A woman distracted

crime-scene1

 

She did not return immediately home after work that day, even though that’s what she would have done any other day – indeed, that is what she had done every weekday for the previous twelve years. Of course, there had been the occasional social gathering after work, perhaps a leaving party for a member of staff, a few cocktails on her birthday, that sort of thing, but there was no ostensible reason for her hesitation that day. Instead of walking to the bus stop on Waterloo Road, (as was her routine,) she stumbled past the hordes of commuters waiting in the afternoon dust for the number 26 bus to Hackney Wick almost as though she were being sucked down the road towards Lower Marsh – that street behind the station – and, once there, began to pace backwards and forwards until it grew dark. Her to-ing and fro-ing must have appeared to any casual onlooker as the result of some deep distraction, perhaps a lost set of keys, or even some private matter into which her thoughts had been cast so deeply as to have made her all but oblivious to the way in which she now appeared. Or whether she was lured here by some rogue, circuitous thought which confined her into this aberration nobody rightly knows, but that to-ing and fro-ing of hers brought eyes with it. Hungry eyes. And what was left in the morning was a terrible sight to see.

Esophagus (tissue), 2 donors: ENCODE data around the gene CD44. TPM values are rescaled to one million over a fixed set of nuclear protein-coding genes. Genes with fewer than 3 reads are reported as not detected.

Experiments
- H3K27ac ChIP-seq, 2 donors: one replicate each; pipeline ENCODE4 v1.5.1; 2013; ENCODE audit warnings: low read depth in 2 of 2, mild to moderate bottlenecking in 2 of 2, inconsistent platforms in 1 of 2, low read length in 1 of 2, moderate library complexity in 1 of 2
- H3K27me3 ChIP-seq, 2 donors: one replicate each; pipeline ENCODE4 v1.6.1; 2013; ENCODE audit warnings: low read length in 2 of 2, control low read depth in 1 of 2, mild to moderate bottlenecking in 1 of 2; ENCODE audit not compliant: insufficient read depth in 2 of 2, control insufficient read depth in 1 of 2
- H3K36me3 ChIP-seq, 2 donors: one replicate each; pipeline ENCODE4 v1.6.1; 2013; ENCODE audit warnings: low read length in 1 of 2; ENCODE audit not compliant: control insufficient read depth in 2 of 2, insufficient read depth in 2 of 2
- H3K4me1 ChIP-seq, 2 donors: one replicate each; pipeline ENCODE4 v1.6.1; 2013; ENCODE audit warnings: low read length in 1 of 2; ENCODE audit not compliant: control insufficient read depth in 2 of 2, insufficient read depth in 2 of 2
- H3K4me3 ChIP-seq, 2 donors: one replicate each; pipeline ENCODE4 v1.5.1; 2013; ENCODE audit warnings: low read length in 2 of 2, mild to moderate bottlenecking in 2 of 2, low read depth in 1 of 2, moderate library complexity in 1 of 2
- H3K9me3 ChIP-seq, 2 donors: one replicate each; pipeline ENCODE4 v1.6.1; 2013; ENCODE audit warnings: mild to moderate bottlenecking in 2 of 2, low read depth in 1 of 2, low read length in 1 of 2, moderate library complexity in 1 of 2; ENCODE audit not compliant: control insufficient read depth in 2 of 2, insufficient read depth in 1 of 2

Sometimes after work I too walk up and down this street, backwards and forwards, just to try and remember if I was responsible.

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